Not only that, they have a place to escape to if they are caught committing a crime and Israel has no extradition treaty with the US. I don’t know if anyone recalls a case from 1997 where a 17 year old escaped from Silver Spring, MD to Israel after he killed and dismembered a friend of his and Israel would not give him up. They tried him in Israel and gave him 15 years and I doubt he served that. Then there are the Agriprocessor people from Iowa who escaped and are wanted by us for human trafficking and Israel tells us they can’t find them.

        The ability to escape to Israel without being subject to extradition for committing all manner of crimes gives new meaning to the term “insurance policy.”

  8. Citizen
    April 2, 2010, 10:26 am

    Hey, Marshall, Chas Freeman? Nothing changes.

  9. Psychopathic god
    April 2, 2010, 10:55 am

    George Patton was no friend of Jews.
    But it’s interesting that he applied his animus to “Khazars” .

    In the US, earliest Jewish populations were European — the good Jews. Later Jewish immigrants to US were from Russia and East Europe; settled Jews in the US despised these later arrivals.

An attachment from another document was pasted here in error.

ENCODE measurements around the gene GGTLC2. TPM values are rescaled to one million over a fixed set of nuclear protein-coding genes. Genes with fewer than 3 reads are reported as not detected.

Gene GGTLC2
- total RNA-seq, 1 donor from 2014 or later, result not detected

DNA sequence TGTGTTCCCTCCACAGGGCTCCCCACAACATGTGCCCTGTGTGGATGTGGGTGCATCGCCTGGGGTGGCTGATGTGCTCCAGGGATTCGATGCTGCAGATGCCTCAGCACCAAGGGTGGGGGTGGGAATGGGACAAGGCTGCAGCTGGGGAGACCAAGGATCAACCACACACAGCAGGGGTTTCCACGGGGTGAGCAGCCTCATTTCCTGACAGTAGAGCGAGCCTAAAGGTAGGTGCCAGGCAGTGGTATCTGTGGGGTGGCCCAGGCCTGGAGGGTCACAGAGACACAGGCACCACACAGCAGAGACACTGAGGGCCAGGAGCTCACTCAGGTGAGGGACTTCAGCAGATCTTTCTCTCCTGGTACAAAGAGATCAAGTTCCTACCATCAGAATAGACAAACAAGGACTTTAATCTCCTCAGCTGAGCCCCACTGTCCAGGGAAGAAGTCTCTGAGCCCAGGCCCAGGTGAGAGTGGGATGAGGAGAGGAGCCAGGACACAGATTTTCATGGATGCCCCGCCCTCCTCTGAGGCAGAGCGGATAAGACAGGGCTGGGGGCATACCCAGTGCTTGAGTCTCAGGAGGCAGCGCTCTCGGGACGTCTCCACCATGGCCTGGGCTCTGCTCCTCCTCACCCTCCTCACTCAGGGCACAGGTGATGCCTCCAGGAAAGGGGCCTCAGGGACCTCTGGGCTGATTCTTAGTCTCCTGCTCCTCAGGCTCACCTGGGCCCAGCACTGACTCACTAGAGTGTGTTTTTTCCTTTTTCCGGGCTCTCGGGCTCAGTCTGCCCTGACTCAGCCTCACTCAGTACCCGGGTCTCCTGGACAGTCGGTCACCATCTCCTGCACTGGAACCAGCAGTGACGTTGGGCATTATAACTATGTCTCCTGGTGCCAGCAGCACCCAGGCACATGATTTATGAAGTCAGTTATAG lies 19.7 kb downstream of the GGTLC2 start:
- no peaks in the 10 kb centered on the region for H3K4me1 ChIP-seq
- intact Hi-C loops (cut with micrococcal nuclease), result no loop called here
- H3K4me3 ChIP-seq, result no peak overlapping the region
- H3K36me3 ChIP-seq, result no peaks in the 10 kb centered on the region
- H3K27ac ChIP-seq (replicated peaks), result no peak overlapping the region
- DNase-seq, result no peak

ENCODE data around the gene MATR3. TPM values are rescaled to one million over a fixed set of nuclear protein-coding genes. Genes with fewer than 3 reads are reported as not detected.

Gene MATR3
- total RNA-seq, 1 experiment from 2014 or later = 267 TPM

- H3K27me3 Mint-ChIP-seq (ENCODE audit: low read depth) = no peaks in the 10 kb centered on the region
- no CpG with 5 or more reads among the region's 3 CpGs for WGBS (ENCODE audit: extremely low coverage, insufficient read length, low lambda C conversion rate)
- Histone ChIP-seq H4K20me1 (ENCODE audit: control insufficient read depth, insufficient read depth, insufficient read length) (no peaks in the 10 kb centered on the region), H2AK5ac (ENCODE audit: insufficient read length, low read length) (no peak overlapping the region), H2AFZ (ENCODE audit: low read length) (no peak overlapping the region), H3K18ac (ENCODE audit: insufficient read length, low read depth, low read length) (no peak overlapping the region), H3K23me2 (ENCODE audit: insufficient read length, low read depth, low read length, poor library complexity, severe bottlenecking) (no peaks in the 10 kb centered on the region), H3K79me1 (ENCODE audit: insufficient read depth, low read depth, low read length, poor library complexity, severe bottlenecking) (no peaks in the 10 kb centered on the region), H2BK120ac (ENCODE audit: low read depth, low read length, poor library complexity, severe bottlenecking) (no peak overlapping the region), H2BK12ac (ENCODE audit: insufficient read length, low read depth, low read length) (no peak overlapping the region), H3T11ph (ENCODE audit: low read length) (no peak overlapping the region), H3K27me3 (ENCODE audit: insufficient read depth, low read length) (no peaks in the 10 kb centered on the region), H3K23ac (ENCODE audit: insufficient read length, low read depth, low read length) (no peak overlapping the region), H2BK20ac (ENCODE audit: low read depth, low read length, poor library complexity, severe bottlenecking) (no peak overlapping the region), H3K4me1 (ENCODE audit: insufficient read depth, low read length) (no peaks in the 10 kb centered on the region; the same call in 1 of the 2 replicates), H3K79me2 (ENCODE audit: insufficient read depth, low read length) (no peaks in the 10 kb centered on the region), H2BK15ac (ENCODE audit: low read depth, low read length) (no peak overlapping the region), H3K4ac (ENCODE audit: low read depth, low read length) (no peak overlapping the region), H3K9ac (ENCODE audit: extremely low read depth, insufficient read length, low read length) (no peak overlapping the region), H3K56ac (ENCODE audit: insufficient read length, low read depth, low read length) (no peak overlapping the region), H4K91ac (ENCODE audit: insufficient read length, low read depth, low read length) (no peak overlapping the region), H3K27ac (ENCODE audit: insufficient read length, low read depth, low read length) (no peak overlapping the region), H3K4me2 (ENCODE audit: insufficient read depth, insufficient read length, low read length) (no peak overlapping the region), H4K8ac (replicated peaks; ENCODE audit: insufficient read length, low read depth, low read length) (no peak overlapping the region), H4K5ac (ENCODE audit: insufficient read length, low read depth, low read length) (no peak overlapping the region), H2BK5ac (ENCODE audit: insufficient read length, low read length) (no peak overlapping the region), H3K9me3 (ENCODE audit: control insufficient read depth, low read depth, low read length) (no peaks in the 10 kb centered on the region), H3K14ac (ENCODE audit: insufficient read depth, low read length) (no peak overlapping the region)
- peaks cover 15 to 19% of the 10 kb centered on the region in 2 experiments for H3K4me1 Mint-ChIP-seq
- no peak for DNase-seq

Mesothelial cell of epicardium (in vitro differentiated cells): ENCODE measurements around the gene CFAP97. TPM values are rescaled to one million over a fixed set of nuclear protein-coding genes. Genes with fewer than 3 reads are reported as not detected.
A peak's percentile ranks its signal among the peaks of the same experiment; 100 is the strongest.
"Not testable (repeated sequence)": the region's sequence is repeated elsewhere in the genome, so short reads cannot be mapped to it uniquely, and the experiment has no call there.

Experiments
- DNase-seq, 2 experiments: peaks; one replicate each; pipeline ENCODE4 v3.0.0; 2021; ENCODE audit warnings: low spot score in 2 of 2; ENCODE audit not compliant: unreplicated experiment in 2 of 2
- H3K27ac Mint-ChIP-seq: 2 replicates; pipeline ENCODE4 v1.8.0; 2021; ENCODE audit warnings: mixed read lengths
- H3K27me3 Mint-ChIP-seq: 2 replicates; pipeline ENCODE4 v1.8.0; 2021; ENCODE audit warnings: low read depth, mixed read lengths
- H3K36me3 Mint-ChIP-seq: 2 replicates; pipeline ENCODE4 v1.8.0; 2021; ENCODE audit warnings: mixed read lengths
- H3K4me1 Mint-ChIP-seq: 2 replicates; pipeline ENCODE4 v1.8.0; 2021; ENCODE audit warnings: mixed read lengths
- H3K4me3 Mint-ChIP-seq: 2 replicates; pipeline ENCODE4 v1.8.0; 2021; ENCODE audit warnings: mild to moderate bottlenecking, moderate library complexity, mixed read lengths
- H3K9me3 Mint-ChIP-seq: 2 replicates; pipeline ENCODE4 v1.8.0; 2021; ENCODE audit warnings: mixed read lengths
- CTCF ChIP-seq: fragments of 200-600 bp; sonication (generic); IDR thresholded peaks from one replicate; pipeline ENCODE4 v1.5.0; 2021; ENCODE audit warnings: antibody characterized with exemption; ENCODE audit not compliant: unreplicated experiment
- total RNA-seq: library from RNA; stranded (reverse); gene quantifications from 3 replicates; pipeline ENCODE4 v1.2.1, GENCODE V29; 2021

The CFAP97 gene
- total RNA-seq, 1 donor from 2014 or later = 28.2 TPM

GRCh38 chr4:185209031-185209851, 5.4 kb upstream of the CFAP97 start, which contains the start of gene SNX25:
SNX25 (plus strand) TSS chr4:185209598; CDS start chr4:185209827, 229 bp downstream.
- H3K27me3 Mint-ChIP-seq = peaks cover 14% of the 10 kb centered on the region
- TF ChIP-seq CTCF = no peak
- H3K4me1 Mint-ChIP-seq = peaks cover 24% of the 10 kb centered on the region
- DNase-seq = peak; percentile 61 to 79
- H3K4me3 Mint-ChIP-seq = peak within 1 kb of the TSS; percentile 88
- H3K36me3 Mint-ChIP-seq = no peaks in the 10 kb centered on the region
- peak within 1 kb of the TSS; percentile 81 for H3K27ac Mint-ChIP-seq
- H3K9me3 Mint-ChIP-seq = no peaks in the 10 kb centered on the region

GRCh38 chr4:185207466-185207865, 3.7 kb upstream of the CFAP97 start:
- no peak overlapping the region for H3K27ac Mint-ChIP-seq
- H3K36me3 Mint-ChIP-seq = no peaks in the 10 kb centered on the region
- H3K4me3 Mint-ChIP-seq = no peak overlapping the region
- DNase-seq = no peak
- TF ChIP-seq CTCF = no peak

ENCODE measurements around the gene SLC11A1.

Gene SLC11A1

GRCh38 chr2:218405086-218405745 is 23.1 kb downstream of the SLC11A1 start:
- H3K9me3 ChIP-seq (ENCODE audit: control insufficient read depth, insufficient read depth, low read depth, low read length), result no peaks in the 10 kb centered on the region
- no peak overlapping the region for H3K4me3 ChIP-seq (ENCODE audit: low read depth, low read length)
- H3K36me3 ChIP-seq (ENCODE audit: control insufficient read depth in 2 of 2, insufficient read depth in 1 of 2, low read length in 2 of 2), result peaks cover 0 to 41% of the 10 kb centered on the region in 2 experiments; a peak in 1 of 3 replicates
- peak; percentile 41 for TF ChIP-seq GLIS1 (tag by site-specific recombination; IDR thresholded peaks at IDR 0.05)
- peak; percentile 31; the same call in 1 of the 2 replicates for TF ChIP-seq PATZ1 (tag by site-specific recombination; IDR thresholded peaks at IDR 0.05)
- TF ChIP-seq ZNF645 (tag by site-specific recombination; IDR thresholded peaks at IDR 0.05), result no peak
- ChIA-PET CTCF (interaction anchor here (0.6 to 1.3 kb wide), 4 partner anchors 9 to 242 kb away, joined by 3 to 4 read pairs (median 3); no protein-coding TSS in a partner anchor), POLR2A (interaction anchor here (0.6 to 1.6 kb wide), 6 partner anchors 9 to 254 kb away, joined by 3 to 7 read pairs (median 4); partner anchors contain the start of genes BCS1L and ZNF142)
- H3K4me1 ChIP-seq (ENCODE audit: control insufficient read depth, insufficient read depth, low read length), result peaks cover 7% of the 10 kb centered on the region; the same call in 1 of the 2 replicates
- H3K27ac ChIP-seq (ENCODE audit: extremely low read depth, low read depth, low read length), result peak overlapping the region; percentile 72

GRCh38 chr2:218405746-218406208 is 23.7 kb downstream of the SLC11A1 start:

And ardent zionists get really upset when Khazars are identified as Jews.

    I understand their agita. My Italian ancestors were most likely Etruscans, the proud, noble, smart, creative Italians, not those Sicilian pissants who gave to the world only Mafia and anchovies on pizza.

    • Citizen
      April 2, 2010, 12:58 pm

      Of related interest, the German Jews despised their newly immigrated cousins from
      the East, back during the Weimar Republic–if you read Mein Kampf, dear Adolph
      gives you his gut reaction to those new Jewd from the East. He paints a portrait of them, and asks, “Are these people really Germans?” OTH, he was fond of his mother’s German Jewish physician as young lad. Interesting his comments, when as a young
      man of 19 he went off from rural Austria to make his mark in the cosmopolitan city of Vienna.

      • Mooser
        April 2, 2010, 6:34 pm

        “Of related interest, the German Jews despised their newly immigrated cousins from
        the East,”

        Some of them despised them, some of them worked amongst them, in settlement houses and various other liberal efforts to try and help them assimilate.

        Look, Citizen, I’m really sorry we can’t be more consistent, that Jews refuse to be all bad or all good, but we’ll try to do better.
        I’m not in the mood to suffer fools today. I’d better go.

      • Citizen
        April 3, 2010, 8:55 am